Following the Legacy of Mayor Washington, 26 Years Later

Harold Washington served as Chicago’s first African-American Mayor from 1983 until his death in 1987. Christopher Huff, JCUA’s community organizing intern, attended the ceremony commemorating 26 years to Mayor Washington’s death, on November 25. In this post, Christopher reflects on the future of Washington’s legacy. 

by Christopher Huff
Community Organizing Intern, JCUA

Christopher Huff at Mayor Washington's grave.

Christopher Huff at Mayor Washington’s grave.

Fairness is much more than just a favored position. Fairness is a necessary condition for the existence of a civilized society. Fairness is a guard against injustice and a key component to any act derived from the intent to be free from bias or prejudice.

We must never forget this important role that fairness plays in the development of our society. Fairness is one of the most important tools we have to ensure not only the promotion of social justice, but the advancement of economic and political opportunities for those in need.

No leader could have understood these concepts more than former Chicago mayor Harold Washington. His belief in the advancement of fairness as a crucial value to promote during his campaign and tenure as mayor is arguably the most salient issue addressed during his inaugural speech in the fall of 1983. In this speech he said:

“I hope someday to be remembered by history as the Mayor who cared about people and who was, above all, fair…

One of the ideas that held us all together said that neighborhood involvement has to take the place of the ancient, decrepit and creaking machine. City government for once in our lifetime must be made equitable and fair.”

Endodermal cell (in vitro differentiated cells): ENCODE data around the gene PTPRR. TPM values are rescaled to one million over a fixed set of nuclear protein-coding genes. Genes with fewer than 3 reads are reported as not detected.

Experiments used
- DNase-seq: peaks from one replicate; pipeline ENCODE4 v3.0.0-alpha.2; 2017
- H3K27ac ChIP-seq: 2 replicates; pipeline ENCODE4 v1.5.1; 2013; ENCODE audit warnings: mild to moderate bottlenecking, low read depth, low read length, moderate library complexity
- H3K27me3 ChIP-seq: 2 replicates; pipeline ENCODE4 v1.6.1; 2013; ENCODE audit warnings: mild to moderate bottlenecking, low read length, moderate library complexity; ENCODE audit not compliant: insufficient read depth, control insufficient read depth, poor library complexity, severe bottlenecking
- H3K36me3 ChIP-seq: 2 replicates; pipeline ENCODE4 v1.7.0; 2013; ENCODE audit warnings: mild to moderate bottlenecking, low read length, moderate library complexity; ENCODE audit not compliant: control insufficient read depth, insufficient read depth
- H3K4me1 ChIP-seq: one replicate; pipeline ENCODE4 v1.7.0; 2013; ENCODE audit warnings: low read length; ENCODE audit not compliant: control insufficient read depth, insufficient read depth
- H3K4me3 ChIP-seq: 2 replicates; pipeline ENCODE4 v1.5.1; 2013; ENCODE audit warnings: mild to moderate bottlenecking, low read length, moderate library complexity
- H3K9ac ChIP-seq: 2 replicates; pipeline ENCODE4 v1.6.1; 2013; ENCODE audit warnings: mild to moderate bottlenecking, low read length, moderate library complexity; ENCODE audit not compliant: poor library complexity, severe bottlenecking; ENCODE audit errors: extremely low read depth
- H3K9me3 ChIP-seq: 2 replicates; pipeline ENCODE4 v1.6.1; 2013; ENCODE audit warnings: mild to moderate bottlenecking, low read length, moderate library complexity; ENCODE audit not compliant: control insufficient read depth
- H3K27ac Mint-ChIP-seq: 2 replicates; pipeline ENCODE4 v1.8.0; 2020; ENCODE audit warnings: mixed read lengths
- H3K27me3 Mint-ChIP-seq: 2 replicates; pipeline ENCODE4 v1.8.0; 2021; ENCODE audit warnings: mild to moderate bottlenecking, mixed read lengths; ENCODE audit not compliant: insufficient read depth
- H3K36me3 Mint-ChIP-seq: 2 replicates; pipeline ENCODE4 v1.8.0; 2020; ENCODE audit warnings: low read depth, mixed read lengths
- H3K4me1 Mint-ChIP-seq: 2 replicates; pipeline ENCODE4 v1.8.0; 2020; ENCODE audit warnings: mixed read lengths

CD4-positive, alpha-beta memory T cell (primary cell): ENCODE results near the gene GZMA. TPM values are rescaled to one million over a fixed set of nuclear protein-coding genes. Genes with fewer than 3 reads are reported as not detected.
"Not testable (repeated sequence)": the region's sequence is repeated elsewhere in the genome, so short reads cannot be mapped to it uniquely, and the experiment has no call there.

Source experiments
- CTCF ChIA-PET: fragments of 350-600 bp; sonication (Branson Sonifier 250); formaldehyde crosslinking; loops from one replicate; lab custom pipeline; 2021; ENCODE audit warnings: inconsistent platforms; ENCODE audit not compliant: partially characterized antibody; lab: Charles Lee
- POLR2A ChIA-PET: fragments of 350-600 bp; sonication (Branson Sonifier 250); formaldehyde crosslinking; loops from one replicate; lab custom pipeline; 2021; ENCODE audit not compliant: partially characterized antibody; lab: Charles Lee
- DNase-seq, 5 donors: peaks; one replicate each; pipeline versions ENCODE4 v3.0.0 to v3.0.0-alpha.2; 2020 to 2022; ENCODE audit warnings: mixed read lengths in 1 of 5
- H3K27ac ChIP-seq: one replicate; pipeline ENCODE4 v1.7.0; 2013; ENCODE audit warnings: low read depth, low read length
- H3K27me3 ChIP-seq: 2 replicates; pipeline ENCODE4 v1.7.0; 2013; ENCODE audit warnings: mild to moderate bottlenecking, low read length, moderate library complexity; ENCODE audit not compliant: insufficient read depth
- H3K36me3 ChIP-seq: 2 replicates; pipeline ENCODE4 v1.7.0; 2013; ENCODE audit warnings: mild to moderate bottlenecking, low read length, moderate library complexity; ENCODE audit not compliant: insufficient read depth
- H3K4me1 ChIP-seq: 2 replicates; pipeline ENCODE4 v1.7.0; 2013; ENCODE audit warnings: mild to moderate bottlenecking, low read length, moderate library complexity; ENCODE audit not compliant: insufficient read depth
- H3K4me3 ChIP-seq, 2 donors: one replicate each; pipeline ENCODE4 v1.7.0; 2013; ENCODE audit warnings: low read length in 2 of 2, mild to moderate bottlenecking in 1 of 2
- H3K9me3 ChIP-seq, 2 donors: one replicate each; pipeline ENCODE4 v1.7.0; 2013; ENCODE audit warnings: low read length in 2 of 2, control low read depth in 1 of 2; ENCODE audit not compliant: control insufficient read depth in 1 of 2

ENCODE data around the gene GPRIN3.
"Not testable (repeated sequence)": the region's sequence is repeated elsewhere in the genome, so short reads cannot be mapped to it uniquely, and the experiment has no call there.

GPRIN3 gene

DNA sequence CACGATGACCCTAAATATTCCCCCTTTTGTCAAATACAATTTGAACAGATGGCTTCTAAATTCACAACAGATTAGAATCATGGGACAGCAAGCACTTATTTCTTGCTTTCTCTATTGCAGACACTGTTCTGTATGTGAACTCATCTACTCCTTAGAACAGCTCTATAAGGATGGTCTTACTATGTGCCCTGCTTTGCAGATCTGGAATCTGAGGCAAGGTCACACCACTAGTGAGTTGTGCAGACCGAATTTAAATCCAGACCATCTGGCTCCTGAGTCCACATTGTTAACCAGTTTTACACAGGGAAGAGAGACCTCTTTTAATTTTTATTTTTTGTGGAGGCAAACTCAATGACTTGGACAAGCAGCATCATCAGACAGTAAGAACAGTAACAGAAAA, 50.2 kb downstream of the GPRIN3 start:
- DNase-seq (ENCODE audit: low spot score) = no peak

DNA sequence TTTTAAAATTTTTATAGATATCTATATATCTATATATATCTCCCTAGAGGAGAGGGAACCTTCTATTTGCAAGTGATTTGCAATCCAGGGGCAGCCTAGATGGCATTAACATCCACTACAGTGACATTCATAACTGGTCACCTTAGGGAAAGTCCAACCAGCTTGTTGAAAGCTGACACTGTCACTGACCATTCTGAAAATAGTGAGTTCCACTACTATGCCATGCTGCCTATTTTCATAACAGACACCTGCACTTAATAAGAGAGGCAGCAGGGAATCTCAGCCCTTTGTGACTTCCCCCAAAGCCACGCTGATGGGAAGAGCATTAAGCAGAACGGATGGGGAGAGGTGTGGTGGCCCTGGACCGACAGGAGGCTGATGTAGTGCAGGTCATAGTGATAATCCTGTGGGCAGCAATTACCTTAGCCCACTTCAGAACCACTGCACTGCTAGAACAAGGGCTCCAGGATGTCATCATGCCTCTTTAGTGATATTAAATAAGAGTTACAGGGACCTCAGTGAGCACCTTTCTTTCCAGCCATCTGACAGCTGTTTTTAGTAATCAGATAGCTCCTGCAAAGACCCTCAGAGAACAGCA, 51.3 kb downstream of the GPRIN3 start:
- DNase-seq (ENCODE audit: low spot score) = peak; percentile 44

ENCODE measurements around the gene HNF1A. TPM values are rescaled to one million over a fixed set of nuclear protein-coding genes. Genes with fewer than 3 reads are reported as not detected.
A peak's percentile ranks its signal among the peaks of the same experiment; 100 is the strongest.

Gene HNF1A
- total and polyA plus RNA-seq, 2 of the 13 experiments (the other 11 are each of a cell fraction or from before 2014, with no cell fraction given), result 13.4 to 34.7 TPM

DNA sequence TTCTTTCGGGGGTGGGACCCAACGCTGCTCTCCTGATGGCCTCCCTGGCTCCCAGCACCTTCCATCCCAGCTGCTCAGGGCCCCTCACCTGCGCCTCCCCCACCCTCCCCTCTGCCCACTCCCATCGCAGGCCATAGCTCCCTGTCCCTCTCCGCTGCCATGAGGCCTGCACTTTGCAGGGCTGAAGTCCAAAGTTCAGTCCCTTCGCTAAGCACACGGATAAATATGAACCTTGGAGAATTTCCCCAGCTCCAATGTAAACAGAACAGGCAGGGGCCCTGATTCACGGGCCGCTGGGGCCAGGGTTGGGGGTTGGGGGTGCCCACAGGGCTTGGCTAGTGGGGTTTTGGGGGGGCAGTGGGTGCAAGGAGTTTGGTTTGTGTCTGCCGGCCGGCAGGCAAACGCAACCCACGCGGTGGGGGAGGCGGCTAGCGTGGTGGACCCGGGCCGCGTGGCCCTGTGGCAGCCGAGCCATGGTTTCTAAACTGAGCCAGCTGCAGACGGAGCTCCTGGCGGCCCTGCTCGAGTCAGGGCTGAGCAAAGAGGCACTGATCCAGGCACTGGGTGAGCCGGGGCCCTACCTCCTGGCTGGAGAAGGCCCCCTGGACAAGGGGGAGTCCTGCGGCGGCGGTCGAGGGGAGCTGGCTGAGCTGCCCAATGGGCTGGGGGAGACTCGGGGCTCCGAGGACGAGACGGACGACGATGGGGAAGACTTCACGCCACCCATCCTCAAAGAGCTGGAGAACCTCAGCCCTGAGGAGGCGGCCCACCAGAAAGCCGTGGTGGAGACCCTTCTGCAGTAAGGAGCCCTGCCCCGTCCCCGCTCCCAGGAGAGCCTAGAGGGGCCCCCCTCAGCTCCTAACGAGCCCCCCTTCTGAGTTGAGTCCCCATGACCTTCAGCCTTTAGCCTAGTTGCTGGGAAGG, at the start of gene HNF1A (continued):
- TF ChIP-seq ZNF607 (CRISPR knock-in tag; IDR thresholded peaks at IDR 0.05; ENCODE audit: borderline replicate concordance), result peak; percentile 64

Mayor Washington at a JCUA event in 1983. With him (right to left): Rabbi Robert Marx (JCUA founder), Jane Ramsey (JCUA executive director, who later served in Washington's cabinet), and Kurt Rothschild (then JCUA Board president).

Mayor Washington at a JCUA event in 1983. With him (right to left): Rabbi Robert Marx (JCUA founder), Jane Ramsey (JCUA executive director, who later served in Washington’s cabinet), and Kurt Rothschild (then JCUA Board president).

Now, we fast forward 30 years following his inauguration and exactly 26 years past his shocking death and there I stood in front of his gravesite as a community organizer in training at the Jewish Council on Urban Affairs and student at the University of Chicago – School of Social Service Administration inspired by his words and dedicated to a call for a more fair Chicago for all the city’s residents.

Chicago has a come a long way since the passing of the Harold Washington. It has grown to become home to more than 2.7 million people and the second largest labor force in the United States. It remains the premier location for global conventions, tourists, and immigrants of all types of colors, creeds, and ethnic backgrounds.

Jesse Jackson speaking at Washington's memorial ceremony. He said: "We will not let let the flame burn out... without Harold there is no Barack."

Jesse Jackson speaking at Washington’s memorial ceremony. He said: “We will not let let the flame burn out… without Harold there is no Barack.”

However, if we are going to truly address the issues of racism, classism, and anti-Semitism that has plagued our city for generations once and for all, we must increase our willingness to work collaboratively across culture and religion – regardless of any fear or caution we might possess.

For nearly 50 years, JCUA has worked collaboratively across various cultures and religions to help address issues of race, class, and anti-Semitism.  Building on the prophetic Jewish values of “Tzedek” (justice) and “Tikkun Olam,” (repairing the world), JCUA inspires me to continue working toward the creation of a more fair and just Chicago.

And now, more than ever, I hope that you also stay committed to the principles of Tzedek and Tikkun Olam as you look to continue or renew your commitment to Jewish life.

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